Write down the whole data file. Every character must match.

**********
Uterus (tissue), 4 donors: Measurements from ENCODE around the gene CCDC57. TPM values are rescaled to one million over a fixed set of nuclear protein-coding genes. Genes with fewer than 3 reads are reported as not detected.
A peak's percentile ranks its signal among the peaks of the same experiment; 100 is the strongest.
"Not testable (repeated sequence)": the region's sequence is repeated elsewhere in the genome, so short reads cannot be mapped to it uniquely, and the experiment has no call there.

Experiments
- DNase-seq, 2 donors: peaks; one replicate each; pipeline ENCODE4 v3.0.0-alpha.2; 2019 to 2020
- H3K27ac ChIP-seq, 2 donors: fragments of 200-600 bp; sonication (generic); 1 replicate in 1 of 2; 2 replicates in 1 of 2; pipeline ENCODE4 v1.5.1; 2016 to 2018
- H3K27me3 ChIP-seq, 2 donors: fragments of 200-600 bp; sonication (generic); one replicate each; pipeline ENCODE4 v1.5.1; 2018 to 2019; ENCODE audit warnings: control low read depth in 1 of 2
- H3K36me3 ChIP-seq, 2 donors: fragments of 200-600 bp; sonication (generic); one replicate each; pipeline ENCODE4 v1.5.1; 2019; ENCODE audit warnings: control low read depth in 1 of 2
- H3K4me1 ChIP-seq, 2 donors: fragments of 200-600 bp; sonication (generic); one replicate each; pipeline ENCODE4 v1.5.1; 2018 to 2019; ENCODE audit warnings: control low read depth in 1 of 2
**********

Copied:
Uterus (tissue), 4 donors: Measurements from ENCODE around the gene CCDC57. TPM values are rescaled to one million over a fixed set of nuclear protein-coding genes. Genes with fewer than 3 reads are reported as not detected.
A peak's percentile ranks its signal among the peaks of the same experiment; 100 is the strongest.
"Not testable (repeated sequence)": the region's sequence is repeated elsewhere in the genome, so short reads cannot be mapped to it uniquely, and the experiment has no call there.

Experiments
- DNase-seq, 2 donors: peaks; one replicate each; pipeline ENCODE4 v3.0.0-alpha.2; 2019 to 2020
- H3K27ac ChIP-seq, 2 donors: fragments of 200-600 bp; sonication (generic); 1 replicate in 1 of 2; 2 replicates in 1 of 2; pipeline ENCODE4 v1.5.1; 2016 to 2018
- H3K27me3 ChIP-seq, 2 donors: fragments of 200-600 bp; sonication (generic); one replicate each; pipeline ENCODE4 v1.5.1; 2018 to 2019; ENCODE audit warnings: control low read depth in 1 of 2
- H3K36me3 ChIP-seq, 2 donors: fragments of 200-600 bp; sonication (generic); one replicate each; pipeline ENCODE4 v1.5.1; 2019; ENCODE audit warnings: control low read depth in 1 of 2
- H3K4me1 ChIP-seq, 2 donors: fragments of 200-600 bp; sonication (generic); one replicate each; pipeline ENCODE4 v1.5.1; 2018 to 2019; ENCODE audit warnings: control low read depth in 1 of 2